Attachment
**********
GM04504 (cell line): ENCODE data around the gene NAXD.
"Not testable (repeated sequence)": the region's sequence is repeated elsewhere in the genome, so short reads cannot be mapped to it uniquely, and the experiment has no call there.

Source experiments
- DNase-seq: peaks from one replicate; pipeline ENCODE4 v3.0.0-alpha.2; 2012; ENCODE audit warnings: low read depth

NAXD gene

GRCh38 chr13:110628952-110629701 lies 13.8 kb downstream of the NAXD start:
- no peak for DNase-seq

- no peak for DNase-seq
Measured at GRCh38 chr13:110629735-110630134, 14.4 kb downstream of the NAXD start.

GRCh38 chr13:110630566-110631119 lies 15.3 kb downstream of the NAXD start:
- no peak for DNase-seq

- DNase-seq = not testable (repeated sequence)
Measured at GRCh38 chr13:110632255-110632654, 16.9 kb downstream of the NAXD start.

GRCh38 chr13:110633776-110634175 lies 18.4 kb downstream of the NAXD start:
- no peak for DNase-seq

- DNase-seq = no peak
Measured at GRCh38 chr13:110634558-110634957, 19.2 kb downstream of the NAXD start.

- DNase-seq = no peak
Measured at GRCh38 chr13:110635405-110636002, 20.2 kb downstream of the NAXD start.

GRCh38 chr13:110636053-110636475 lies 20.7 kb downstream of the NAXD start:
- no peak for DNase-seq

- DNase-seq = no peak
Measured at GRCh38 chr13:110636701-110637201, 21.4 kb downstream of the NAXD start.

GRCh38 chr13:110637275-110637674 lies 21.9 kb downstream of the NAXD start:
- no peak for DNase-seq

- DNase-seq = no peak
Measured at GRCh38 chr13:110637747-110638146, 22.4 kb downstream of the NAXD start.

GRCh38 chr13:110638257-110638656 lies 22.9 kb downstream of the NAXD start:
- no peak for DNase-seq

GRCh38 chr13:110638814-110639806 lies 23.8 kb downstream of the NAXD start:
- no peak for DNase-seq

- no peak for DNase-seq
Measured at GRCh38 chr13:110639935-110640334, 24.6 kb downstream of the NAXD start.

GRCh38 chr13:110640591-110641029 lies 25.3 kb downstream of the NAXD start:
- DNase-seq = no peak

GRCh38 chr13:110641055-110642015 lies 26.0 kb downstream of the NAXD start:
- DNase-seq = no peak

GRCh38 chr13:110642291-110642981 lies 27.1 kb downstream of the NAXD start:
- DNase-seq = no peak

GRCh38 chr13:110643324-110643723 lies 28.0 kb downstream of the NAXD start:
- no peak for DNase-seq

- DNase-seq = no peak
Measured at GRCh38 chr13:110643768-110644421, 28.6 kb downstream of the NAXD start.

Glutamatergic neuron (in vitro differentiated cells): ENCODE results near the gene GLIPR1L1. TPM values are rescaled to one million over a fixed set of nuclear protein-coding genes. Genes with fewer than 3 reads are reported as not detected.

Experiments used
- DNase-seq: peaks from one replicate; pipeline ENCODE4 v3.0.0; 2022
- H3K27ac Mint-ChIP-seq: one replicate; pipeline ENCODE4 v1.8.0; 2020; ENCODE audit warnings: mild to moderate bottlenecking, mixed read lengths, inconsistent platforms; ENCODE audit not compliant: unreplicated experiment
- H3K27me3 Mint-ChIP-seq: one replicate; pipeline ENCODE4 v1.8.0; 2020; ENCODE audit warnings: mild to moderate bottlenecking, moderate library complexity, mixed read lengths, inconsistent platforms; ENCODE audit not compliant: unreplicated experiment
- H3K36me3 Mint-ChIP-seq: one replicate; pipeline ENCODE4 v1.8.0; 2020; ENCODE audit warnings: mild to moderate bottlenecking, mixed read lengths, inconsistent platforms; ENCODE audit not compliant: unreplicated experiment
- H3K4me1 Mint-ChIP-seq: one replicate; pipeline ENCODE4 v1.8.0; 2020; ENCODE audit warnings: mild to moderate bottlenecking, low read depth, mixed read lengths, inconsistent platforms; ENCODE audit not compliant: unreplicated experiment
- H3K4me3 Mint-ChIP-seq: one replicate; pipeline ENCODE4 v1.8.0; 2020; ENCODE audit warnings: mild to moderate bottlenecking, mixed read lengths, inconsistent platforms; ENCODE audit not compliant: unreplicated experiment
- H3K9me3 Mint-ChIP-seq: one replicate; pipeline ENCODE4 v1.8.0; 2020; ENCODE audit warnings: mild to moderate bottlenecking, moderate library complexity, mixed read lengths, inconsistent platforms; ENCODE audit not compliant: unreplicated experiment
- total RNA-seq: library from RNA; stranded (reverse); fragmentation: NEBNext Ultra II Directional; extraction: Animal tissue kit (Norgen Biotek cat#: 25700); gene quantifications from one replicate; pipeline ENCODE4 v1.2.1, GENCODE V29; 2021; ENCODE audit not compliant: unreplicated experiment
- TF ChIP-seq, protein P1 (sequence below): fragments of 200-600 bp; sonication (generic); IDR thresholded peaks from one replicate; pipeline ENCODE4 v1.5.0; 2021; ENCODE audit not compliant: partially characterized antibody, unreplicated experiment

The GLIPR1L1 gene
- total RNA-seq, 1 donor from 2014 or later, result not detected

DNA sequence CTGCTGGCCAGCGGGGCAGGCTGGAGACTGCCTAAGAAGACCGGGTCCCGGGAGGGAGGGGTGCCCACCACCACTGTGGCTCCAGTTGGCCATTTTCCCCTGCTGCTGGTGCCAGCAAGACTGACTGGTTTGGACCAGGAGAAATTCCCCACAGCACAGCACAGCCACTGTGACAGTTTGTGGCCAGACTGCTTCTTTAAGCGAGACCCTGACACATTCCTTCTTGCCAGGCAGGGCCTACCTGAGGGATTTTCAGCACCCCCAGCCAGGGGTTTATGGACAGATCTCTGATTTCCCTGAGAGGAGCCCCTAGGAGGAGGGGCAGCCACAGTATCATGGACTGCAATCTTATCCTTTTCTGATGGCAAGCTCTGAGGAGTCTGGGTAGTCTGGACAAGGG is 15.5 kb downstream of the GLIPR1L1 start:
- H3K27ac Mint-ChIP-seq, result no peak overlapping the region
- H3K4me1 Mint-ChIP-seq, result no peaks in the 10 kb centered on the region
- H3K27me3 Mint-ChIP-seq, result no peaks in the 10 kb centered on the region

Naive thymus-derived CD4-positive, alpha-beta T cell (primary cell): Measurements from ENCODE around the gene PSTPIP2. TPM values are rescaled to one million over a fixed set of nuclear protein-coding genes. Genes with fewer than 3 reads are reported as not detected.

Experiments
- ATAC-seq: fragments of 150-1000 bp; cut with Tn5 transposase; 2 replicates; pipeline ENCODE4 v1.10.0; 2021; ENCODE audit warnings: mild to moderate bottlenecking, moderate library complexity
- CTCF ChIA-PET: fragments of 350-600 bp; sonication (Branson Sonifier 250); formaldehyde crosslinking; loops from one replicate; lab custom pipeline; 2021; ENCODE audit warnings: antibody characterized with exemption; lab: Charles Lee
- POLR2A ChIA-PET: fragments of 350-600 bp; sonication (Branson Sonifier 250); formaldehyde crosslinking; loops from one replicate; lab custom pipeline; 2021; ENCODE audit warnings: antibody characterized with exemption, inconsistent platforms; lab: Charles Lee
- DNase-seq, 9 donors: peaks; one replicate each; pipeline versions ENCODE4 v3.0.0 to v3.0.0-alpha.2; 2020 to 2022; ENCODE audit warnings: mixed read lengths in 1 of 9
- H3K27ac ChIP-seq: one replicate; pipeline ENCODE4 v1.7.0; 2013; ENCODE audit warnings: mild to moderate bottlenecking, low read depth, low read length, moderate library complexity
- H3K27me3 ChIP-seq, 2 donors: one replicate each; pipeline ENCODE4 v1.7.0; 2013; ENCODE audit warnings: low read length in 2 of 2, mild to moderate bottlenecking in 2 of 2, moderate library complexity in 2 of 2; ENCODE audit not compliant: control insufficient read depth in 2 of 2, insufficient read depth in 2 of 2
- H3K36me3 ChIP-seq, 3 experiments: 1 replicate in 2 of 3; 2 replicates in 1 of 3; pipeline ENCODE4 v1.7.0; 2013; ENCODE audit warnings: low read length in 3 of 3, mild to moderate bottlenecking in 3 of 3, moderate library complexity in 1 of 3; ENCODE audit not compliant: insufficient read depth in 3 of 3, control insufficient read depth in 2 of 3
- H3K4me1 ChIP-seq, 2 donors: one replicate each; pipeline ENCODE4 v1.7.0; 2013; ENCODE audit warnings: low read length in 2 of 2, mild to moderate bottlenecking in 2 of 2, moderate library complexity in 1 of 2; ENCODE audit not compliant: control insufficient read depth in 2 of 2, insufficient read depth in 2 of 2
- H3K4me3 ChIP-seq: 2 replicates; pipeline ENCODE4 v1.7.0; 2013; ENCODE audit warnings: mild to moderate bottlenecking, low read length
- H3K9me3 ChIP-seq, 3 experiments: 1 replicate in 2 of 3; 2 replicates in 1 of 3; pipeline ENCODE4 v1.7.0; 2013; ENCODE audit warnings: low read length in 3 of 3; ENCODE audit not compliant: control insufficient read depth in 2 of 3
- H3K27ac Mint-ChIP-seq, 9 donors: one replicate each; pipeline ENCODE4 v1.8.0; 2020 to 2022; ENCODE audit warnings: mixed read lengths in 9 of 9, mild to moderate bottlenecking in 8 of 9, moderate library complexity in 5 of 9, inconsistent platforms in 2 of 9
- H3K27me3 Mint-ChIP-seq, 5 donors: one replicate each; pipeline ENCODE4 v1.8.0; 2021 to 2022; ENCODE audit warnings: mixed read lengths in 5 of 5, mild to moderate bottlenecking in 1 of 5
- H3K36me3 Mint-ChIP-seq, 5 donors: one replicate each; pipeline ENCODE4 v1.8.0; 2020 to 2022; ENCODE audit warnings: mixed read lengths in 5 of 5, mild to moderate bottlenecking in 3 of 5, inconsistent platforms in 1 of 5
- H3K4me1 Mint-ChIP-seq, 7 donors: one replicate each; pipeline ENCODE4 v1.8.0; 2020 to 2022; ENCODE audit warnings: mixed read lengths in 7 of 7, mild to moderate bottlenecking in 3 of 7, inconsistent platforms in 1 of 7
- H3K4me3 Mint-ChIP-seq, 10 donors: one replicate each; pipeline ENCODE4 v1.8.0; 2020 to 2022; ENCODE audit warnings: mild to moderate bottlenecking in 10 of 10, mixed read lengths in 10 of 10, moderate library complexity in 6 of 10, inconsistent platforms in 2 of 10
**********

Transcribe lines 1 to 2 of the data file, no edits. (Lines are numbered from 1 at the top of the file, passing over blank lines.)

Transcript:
GM04504 (cell line): ENCODE data around the gene NAXD.
"Not testable (repeated sequence)": the region's sequence is repeated elsewhere in the genome, so short reads cannot be mapped to it uniquely, and the experiment has no call there.